A key challenge for analyzing fisheries time-series data has been to incorporate sources of uncertainty such as process error, observation error, and model-structure uncertainty. Recent years have seen promising advances in methods for handling the first two together in a state-space
framework, but likelihood calculations for state-space models require high-dimensional integrals, which make their use computationally challenging. The first section of this paper reviews model-fitting methods that use a state-space model structure, including errors-in-variables methods, Bayesian
methods that do and do not use the state-space likelihood, and the possibility of classical likelihood analysis with nonlinear, non-Gaussian state-space models. It also discusses the relationship between true likelihood calculations and errors-in-variables likelihoods, as well as the role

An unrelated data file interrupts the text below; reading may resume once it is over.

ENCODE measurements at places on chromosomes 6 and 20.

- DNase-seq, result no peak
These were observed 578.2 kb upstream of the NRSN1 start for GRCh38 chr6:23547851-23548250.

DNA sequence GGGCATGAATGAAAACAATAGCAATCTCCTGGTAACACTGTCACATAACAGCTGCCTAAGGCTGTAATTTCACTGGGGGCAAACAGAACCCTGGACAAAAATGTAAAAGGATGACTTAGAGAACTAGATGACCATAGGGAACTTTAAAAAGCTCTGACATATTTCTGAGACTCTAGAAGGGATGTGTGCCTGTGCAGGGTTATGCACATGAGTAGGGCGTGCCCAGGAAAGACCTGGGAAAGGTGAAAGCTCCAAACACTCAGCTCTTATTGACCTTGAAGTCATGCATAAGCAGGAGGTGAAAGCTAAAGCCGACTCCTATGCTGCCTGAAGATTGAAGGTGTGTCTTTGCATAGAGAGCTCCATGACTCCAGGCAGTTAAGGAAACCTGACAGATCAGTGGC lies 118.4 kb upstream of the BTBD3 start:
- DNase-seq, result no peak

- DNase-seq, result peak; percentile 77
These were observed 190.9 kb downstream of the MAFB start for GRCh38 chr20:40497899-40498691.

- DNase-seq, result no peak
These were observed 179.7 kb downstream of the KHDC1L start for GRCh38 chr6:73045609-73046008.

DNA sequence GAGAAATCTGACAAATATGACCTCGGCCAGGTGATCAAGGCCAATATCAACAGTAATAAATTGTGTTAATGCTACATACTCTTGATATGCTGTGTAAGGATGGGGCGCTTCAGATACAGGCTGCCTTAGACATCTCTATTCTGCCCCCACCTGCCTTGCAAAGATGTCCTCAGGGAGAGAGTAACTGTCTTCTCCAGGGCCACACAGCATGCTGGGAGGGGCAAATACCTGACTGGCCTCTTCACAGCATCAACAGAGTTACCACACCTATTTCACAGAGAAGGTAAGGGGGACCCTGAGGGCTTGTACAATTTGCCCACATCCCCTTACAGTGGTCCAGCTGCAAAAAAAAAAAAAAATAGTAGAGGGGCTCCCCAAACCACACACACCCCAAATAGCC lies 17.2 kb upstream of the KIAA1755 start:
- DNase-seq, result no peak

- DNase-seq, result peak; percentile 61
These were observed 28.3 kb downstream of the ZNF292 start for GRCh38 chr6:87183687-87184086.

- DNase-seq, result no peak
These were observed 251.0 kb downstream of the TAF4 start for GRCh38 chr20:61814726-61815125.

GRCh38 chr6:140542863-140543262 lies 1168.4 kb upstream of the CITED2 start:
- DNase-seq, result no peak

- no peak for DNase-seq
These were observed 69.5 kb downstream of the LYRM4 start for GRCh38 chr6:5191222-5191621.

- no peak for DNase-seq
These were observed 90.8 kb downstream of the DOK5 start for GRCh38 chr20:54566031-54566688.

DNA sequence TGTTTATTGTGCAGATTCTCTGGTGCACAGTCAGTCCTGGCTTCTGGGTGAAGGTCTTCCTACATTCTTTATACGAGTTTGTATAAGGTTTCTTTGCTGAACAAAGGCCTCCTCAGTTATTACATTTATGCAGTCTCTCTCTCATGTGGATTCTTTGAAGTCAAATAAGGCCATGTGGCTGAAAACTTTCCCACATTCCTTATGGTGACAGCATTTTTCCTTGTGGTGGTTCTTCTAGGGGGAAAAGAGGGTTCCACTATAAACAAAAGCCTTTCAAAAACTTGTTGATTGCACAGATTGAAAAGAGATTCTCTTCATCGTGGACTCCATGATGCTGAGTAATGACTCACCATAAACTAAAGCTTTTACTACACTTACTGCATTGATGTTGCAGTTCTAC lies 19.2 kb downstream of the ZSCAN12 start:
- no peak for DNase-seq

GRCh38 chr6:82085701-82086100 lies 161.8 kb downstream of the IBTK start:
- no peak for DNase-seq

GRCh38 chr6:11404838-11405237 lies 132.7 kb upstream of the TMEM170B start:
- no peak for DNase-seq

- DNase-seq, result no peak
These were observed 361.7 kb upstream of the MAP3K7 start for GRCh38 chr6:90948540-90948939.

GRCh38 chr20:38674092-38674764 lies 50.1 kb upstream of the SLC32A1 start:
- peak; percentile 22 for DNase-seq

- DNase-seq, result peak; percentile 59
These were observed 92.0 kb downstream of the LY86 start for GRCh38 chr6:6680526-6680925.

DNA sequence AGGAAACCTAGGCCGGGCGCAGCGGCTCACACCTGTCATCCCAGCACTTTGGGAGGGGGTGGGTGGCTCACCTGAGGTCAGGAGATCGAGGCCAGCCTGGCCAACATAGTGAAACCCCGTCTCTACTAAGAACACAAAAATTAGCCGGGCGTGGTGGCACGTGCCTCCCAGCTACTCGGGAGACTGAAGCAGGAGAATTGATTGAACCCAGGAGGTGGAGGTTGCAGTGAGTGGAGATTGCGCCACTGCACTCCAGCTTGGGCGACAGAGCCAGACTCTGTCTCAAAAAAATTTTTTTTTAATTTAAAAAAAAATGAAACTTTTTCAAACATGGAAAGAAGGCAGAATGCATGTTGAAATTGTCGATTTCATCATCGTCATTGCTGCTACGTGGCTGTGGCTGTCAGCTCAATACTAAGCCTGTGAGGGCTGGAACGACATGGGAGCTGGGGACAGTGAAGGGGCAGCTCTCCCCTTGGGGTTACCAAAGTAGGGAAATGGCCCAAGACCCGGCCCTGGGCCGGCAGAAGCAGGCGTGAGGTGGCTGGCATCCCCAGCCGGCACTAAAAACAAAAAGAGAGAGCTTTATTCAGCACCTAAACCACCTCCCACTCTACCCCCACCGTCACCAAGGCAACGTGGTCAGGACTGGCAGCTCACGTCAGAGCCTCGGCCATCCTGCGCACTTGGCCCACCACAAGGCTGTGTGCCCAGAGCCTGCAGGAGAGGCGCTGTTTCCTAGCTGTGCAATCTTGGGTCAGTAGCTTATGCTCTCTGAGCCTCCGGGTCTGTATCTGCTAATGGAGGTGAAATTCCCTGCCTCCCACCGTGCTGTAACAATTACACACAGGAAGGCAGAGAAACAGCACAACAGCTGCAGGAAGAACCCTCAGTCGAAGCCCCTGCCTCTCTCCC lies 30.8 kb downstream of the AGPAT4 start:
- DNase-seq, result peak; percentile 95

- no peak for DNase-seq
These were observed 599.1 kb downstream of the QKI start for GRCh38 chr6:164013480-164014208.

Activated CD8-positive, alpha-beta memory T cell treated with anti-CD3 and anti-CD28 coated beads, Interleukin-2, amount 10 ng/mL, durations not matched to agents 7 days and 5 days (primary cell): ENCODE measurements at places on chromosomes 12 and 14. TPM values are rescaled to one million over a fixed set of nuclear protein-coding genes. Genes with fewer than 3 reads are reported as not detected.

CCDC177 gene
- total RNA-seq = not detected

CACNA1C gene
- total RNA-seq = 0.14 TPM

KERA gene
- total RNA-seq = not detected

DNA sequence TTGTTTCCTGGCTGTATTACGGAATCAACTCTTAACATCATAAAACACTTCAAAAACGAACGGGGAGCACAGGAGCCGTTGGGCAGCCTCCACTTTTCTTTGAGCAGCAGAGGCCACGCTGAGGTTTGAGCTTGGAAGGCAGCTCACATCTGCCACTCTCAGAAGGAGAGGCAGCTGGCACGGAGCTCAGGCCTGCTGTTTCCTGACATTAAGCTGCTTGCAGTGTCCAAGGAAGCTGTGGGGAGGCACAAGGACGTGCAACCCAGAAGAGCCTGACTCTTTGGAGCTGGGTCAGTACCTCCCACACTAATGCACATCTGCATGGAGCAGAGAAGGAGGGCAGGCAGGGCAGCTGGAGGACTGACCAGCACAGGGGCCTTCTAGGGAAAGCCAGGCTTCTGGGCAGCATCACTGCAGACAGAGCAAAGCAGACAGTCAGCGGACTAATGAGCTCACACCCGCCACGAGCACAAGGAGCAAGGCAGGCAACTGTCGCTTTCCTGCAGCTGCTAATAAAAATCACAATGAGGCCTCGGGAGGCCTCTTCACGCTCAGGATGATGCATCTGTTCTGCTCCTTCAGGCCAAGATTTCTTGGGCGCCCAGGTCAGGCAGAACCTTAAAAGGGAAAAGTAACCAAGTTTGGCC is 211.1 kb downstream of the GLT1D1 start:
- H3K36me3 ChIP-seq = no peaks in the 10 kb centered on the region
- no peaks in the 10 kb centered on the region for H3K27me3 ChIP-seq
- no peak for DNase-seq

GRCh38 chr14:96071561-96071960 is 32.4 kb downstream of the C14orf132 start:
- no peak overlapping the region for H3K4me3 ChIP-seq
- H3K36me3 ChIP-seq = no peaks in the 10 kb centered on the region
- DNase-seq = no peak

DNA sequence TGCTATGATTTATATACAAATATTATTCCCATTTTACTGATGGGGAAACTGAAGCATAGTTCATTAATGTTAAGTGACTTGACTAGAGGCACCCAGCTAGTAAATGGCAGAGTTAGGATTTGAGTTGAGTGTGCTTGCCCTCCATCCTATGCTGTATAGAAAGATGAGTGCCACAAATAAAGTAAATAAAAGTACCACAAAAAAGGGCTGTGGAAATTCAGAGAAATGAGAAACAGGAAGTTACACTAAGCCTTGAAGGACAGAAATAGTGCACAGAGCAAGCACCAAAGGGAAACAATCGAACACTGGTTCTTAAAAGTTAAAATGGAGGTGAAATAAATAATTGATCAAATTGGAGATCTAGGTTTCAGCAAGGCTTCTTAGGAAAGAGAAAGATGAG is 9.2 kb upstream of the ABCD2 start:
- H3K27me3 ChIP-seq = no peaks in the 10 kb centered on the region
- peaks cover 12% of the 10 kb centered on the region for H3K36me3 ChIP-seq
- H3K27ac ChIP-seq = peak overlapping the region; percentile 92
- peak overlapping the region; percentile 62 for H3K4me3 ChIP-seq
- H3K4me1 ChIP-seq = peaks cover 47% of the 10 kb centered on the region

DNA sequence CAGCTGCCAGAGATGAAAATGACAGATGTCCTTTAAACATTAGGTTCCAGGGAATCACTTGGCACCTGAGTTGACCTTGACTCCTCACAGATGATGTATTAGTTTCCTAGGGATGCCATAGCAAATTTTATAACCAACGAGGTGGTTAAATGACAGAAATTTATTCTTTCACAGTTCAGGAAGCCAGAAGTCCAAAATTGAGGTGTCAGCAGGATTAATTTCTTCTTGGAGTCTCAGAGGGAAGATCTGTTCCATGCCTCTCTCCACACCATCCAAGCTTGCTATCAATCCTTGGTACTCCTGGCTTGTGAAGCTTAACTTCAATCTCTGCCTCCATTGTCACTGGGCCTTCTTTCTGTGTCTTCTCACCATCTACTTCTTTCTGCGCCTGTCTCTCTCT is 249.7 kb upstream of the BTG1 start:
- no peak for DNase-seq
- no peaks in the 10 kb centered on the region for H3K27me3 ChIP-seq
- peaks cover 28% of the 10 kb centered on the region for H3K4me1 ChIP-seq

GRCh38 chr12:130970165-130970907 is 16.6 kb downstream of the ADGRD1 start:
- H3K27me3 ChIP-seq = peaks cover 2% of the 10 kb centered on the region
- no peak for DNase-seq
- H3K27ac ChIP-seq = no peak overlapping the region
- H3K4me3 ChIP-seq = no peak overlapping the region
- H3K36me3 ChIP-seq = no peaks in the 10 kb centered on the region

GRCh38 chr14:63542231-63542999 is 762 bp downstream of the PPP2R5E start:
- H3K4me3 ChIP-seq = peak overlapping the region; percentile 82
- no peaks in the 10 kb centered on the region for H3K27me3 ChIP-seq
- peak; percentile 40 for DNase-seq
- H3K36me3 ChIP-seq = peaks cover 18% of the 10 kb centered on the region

of Monte Carlo methods in implementing Bayesian and/or state-space model analyses. The second section introduces a numerical method for calculating state-space likelihoods without Monte Carlo methods and gives examples in a classical maximum-likelihood framework. The method is applicable when
the dimension of the state space at each time step is low. Although recent advances in model-fitting and analysis methods are promising, inferences from noisy data and complex processes will continue to be variable and uncertain.
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